Alex has been putting up with Zan’s shenanigans since Chapter One.
Alex has been putting up with Zan’s shenanigans since Pathfinder.
(‘Boffins’ is my new favorite word for today. XD)
Sounds like a sea animal to me. Oh, that’s right: puffins!
Besides, the whole ship is an experiment at this point. I don’t think he can be choosy as to who he can take. If they don’t get to help then they will go stir crazy. And then it’s zombie fighting time!
Maybe after seeing how the FTL experiment slagged one ship and nearly two others, it is not completely unreasonable for not in the mood for experiments and makeshift solutions. Especially as this is now a survival situation where doing things properly can mean the difference between life and death.
Remember that “it works” does not automatically mean “it is good”. A car held together by chewing gum works, it does not mean that it is should be thus.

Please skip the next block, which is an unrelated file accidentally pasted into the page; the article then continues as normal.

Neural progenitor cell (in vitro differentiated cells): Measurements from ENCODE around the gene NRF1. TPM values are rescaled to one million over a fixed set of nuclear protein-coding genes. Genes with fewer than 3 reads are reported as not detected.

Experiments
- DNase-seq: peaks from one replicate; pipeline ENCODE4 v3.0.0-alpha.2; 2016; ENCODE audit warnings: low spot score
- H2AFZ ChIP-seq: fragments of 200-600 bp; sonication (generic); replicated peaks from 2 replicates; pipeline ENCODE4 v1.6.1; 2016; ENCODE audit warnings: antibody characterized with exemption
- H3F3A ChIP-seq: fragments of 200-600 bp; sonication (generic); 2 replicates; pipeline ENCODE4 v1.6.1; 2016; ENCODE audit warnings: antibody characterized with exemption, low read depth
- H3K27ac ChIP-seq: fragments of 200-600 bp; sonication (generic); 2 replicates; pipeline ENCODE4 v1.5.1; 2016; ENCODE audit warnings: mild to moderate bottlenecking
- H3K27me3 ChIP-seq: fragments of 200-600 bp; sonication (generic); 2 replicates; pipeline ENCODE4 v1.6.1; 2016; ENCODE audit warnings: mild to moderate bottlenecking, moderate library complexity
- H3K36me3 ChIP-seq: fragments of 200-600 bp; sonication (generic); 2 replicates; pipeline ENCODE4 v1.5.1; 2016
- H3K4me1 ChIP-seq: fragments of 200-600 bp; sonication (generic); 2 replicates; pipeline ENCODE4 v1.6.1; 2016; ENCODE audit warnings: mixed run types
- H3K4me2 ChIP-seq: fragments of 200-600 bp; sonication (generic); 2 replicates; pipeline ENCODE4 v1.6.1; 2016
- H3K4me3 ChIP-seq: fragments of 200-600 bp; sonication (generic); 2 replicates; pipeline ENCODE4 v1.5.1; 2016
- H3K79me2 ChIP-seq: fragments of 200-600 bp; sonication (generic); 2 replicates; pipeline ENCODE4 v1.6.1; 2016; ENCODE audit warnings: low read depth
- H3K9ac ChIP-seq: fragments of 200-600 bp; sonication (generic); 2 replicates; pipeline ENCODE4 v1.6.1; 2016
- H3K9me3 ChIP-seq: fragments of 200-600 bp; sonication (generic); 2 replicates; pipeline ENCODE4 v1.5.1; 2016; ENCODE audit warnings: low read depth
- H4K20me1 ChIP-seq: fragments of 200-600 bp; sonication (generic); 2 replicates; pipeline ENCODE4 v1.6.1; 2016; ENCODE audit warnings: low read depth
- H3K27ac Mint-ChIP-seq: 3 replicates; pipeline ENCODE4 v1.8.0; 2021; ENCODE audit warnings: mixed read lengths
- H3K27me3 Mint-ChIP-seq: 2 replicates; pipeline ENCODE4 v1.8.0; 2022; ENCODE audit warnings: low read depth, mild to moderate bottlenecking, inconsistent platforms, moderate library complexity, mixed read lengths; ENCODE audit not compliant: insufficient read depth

However, there is a point to be made that Aria’s workgangs could be utilized elsewhere and act as assistants. The ship still needs engineers for normal operation, which the current team has to handle on top of priority repairs. He could give them lesser, more menial tasks and tech support stuff (changing lightbulbs, performing maintenance, etc.). This would reduce the load of the specialists engineers.
Even an experimental solution that works can still be superior to every “proper” fix that isn’t done at all because of a lack of staff and/or resources. So, the realistic comparison would have to be the state relying on a limited staff only vs. what it would be with help. If the extra hands make matters better than they would have been, that’s a win. (If however, they make matters even worse than no help at all, that is a legitimate concern. I think that would be the most favorable way to understand the objection.)